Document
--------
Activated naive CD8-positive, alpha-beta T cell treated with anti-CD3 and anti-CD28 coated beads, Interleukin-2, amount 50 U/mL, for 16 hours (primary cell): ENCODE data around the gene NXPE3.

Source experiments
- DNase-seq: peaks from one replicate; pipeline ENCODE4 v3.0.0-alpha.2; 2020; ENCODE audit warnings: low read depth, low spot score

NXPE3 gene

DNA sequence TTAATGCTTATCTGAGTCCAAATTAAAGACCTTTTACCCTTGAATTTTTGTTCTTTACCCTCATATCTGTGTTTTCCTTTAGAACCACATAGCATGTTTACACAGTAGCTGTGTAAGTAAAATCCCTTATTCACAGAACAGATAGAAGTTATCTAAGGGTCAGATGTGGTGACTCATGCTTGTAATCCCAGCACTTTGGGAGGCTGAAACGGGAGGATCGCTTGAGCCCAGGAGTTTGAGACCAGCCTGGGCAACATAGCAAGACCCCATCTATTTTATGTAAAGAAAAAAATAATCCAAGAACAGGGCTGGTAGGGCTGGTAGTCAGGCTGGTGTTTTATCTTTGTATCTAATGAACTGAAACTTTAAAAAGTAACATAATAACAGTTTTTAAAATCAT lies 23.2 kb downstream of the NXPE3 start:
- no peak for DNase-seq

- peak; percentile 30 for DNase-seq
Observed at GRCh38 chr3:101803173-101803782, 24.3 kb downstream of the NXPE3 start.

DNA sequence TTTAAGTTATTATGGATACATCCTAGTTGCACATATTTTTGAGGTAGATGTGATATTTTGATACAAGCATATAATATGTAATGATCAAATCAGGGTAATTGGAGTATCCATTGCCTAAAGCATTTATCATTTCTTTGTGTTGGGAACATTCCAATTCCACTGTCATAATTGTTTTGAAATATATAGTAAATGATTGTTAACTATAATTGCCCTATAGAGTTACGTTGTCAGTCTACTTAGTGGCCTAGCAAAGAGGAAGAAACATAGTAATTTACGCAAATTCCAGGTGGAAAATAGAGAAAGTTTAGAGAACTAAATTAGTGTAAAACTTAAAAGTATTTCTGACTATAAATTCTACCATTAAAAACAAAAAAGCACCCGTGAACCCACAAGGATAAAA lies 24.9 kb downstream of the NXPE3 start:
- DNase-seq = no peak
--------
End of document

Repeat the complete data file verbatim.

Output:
Activated naive CD8-positive, alpha-beta T cell treated with anti-CD3 and anti-CD28 coated beads, Interleukin-2, amount 50 U/mL, for 16 hours (primary cell): ENCODE data around the gene NXPE3.

Source experiments
- DNase-seq: peaks from one replicate; pipeline ENCODE4 v3.0.0-alpha.2; 2020; ENCODE audit warnings: low read depth, low spot score

NXPE3 gene

DNA sequence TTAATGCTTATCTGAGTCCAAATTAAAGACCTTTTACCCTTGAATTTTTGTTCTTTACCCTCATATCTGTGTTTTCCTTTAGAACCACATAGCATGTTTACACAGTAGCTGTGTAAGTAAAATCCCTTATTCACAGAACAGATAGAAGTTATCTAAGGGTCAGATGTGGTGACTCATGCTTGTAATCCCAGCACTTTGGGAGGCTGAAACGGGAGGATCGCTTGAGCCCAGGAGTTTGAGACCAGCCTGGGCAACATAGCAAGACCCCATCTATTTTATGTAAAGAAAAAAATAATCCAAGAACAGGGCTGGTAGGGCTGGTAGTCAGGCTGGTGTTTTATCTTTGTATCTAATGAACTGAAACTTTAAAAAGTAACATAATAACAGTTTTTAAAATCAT lies 23.2 kb downstream of the NXPE3 start:
- no peak for DNase-seq

- peak; percentile 30 for DNase-seq
Observed at GRCh38 chr3:101803173-101803782, 24.3 kb downstream of the NXPE3 start.

DNA sequence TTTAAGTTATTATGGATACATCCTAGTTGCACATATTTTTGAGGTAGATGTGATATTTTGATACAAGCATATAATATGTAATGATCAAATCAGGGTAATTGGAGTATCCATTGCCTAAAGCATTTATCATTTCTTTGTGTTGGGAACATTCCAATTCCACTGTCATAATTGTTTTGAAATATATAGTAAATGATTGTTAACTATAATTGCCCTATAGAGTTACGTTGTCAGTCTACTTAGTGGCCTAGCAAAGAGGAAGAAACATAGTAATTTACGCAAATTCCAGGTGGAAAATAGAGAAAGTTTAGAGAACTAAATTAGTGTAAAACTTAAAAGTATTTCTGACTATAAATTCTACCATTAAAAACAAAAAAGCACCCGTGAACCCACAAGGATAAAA lies 24.9 kb downstream of the NXPE3 start:
- DNase-seq = no peak